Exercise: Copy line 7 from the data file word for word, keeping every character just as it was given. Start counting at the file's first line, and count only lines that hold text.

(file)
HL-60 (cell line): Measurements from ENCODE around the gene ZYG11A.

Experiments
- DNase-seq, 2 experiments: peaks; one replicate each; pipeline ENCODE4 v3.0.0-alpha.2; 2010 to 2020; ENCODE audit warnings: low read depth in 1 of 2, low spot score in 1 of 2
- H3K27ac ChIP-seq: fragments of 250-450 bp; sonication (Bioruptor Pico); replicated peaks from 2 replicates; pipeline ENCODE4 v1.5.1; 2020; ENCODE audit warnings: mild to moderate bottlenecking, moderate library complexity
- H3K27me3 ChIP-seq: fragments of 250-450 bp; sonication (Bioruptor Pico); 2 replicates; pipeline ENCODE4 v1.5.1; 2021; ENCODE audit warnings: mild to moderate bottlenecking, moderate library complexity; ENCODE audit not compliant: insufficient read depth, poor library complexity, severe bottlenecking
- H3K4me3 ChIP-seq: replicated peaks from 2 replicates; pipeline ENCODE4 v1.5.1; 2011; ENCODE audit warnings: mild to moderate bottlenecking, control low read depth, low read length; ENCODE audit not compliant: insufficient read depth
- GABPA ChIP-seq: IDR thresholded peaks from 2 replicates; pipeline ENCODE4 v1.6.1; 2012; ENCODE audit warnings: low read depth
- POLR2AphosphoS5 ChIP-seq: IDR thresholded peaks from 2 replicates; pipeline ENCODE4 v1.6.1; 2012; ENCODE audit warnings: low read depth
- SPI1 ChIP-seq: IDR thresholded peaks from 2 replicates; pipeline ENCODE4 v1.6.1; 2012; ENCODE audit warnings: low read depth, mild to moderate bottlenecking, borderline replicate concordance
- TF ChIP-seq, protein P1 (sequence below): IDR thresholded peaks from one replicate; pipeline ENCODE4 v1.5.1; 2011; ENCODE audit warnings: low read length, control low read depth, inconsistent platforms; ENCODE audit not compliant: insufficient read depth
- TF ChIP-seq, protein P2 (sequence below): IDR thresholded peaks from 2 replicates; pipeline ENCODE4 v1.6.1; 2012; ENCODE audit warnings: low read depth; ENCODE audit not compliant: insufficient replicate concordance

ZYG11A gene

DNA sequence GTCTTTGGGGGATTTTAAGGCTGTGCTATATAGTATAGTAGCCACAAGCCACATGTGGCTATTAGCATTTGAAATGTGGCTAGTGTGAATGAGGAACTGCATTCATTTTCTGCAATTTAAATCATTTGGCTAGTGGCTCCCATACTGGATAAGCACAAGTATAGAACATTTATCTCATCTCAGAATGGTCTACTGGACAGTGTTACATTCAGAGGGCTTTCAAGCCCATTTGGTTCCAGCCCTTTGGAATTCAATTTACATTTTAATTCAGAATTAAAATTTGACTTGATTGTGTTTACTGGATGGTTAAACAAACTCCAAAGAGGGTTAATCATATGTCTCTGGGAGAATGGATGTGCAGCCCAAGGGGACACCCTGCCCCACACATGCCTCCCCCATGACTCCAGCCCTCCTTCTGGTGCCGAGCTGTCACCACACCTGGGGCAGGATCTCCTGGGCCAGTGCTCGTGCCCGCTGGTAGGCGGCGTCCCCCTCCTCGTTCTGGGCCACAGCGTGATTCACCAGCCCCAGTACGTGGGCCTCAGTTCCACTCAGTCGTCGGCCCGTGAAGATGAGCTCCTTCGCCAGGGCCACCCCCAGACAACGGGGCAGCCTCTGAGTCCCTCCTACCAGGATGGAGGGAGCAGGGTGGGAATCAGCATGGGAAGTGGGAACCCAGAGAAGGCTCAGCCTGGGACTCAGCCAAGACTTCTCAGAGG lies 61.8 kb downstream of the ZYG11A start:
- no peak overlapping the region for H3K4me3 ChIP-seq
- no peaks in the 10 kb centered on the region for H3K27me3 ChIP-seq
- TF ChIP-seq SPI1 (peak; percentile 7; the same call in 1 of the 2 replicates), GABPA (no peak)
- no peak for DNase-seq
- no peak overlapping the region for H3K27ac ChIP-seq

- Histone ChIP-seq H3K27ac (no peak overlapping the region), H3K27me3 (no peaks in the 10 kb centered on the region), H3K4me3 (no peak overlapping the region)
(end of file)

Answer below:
- GABPA ChIP-seq: IDR thresholded peaks from 2 replicates; pipeline ENCODE4 v1.6.1; 2012; ENCODE audit warnings: low read depth